Hard pill to swallow: The art of the possible
The landmark Medicare drug bill passed by Congress last month has something in it for almost everyone to complain about. Senator Edward Kennedy (D., Mass.), who led the Democratic opposition to the bill, thinks it moves too much toward privatization. It relies on private companies to implement the drug benefit, includes significant new fees for most people, and requires Medicare in some areas to compete with private health maintenance organizations. Kennedy, justifiably angry that most Democrats were shut out of the legislative process, termed the bill “the first step toward dismantling Medicare.”
The bill also prohibits the government from using its clout to negotiate lower drug prices from the pharmaceutical companies—a clear victory for the drug industry, and an “outrageous” omission, according to Senator John McCain (R., Ariz.), one of three Republican senators to vote against the bill. Meanwhile, some conservatives complained about the bill for a familiar reason: it will cost a lot. The drug provision, which doesn’t go into effect until 2006, is expected to cost at least $400 billion over ten years. But others think the bill is too stingy: it offers most middle-class seniors very little relief from their drug expenses. In fact, counting the deductible and the monthly fees, the standard plan will cover only $1,080 of the first $5,100 in prescription expenses.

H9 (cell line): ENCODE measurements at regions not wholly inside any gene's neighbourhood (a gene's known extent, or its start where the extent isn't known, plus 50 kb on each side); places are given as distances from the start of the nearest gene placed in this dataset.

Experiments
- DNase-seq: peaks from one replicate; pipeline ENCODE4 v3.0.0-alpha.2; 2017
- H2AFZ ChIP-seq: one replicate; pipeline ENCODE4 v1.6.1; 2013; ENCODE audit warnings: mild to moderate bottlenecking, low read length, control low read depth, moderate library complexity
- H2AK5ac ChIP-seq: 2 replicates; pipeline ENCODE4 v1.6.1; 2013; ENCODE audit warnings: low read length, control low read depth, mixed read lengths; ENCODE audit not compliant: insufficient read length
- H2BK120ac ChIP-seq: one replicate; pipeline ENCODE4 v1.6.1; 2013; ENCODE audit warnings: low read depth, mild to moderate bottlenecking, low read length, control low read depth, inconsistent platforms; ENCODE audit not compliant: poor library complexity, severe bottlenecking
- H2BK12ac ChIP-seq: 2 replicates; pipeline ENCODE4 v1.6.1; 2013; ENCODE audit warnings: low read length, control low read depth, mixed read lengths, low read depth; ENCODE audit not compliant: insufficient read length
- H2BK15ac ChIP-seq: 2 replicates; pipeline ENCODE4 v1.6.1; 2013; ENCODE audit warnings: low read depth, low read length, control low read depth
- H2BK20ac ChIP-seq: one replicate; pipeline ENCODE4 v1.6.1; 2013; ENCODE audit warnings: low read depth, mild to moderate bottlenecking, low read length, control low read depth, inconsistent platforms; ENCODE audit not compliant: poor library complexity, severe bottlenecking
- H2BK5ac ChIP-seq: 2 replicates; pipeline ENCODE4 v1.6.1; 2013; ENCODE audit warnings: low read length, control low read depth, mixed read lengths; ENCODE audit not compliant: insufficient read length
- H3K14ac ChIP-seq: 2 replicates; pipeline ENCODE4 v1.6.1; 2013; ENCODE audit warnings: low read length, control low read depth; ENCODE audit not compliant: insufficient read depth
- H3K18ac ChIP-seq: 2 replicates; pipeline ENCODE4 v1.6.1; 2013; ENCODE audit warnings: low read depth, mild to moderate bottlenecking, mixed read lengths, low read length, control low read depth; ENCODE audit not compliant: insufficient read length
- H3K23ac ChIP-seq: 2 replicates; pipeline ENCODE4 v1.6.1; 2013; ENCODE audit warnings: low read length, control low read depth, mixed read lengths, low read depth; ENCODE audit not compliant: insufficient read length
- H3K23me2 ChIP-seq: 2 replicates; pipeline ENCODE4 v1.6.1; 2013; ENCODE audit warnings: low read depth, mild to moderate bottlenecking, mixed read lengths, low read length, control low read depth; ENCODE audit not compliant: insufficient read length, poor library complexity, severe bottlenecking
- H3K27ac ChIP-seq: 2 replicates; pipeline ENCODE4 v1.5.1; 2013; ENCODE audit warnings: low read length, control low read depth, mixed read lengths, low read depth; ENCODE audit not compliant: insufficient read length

The politics of the bill is complicated as well. One might think the bill is a huge victory for liberal Democrats. After all, it institutes the biggest expansion of the government’s health program for seniors since Medicare was created 65 years ago. Low-income seniors stand to gain the most from the bill. It will make prescription drugs more affordable for 10 million people who have no prescription drug coverage at all and will assist 14 million other low-income seniors.
In immediate political terms, however, the bill’s passage is a clear victory for the Republicans and President Bush. They can claim credit for addressing the problem and thereby can deprive the Democrats of one of their key campaign issues with seniors—a crucial bloc of voters.
Some observers predict that seniors will soon be expressing outrage over the patchwork quality of the bill and the limits of the coverage. Its provisions will surely be up for intense scrutiny and debate by both parties.
An old adage says that politics is the art of the possible. What is politically possible is usually not coherent legislation. Nevertheless, given widespread suspicions of big government in this era, it is significant that legislators could agree, in however clumsy a fashion, that Americans have a responsibility to assist the elderly among them with one of their main financial problems. There is no guarantee that political forces will coalesce behind such a principle in any future Congress. The possibility needed to be seized. As Senator Kent Conrad (D., N.D.), one of 11 Democrats who supported the bill, put it: the only thing worse than the bill itself would have been not passing it.